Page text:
“The goal is to motivate the contractor to complete the project ahead of schedule,” said Ralph Condra, P.E., LAN’s project manager for construction engineering and inspection services. “TxDOT employs this strategy for critical projects where traffic inconvenience and delays need to be held to a minimum.”

Thanks to these innovative design and construction strategies, TxDOT and the project team have kept the project on schedule and under budget. The construction of the $53.5 million project began in January 2018 and is expected to be completed in winter 2020.

“The Slaughter Lane and La Crosse Avenue intersections are the only remaining at-grade intersections in the entire MoPac corridor,” said Short. “This project will help us remove a critical bottleneck and go a long way toward reducing congestion in southwest Austin.”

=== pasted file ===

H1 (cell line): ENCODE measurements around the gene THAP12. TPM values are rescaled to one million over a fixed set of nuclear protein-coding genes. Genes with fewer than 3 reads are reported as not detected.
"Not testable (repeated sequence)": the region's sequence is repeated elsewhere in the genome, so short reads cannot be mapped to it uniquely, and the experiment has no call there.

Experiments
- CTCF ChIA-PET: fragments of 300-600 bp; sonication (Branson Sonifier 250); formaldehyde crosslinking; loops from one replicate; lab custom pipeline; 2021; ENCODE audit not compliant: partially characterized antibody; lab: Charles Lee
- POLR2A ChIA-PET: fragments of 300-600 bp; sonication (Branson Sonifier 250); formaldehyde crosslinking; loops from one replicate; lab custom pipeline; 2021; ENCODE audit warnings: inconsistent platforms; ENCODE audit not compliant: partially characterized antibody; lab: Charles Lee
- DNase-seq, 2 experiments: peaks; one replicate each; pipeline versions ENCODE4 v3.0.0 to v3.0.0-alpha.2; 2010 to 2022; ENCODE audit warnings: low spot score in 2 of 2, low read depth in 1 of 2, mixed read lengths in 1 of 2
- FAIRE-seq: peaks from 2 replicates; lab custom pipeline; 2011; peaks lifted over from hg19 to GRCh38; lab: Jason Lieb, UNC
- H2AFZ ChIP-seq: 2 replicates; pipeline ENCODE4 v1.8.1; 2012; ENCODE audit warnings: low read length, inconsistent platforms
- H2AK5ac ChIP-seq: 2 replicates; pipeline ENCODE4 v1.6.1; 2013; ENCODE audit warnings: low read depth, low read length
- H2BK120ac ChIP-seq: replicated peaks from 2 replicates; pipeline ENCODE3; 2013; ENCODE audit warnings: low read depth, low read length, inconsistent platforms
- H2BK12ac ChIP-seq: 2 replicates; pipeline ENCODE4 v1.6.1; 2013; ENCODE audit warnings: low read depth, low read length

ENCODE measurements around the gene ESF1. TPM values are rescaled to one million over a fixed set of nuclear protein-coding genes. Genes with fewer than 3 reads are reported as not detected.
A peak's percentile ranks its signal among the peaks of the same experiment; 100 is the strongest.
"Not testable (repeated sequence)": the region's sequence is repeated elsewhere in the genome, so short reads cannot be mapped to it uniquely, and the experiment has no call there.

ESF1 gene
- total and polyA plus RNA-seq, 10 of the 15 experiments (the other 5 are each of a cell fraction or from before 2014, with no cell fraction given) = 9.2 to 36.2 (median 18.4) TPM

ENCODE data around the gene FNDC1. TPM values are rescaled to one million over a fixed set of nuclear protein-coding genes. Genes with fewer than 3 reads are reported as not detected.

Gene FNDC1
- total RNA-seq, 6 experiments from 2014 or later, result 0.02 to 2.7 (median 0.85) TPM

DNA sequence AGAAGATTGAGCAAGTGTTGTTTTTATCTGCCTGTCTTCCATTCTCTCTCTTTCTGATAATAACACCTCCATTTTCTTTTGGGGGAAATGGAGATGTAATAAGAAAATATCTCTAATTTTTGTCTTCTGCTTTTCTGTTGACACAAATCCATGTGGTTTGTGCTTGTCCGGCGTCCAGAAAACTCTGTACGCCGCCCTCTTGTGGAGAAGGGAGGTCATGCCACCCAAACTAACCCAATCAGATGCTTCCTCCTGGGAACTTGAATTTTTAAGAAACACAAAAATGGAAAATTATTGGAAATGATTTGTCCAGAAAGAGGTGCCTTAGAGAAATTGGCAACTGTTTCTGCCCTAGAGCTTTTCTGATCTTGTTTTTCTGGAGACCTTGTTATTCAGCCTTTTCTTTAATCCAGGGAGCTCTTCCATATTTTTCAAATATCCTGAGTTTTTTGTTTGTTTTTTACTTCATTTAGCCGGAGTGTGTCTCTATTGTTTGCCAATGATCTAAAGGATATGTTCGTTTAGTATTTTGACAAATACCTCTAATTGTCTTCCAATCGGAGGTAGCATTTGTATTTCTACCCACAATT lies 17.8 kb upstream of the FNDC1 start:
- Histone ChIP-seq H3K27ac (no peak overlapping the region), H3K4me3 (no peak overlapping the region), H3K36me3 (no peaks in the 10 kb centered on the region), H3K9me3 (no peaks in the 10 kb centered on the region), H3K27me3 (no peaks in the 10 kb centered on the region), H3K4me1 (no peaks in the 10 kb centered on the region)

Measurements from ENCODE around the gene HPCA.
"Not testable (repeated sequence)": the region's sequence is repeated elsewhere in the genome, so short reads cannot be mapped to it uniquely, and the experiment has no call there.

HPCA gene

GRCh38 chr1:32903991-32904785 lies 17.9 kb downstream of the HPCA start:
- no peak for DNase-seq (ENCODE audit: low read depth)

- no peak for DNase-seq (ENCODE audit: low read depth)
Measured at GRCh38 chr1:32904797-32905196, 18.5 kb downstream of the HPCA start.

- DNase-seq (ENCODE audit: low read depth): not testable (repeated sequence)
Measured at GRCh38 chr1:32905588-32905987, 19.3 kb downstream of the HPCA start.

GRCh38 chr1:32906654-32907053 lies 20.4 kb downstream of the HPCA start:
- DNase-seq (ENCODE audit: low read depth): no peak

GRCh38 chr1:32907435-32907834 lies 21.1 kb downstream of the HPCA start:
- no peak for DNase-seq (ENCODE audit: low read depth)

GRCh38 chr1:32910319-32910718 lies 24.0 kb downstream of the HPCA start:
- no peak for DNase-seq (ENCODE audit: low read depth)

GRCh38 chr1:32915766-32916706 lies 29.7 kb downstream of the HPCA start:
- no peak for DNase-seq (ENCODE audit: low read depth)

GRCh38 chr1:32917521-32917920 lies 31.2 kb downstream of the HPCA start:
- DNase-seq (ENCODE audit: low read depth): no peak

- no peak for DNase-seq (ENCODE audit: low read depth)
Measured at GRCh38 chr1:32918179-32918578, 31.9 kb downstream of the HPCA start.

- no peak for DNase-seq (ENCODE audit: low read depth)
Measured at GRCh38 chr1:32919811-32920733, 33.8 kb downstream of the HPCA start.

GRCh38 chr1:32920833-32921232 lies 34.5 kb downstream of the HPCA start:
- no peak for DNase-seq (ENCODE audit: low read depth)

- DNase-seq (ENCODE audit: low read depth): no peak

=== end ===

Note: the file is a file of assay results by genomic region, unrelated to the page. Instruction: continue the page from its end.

Bob Austin, P.E., is a vice president at Lockwood, Andrews & Newnam, Inc. (LAN), a national planning, engineering and program management firm. He can be reached at RDAustin@lan-inc.com.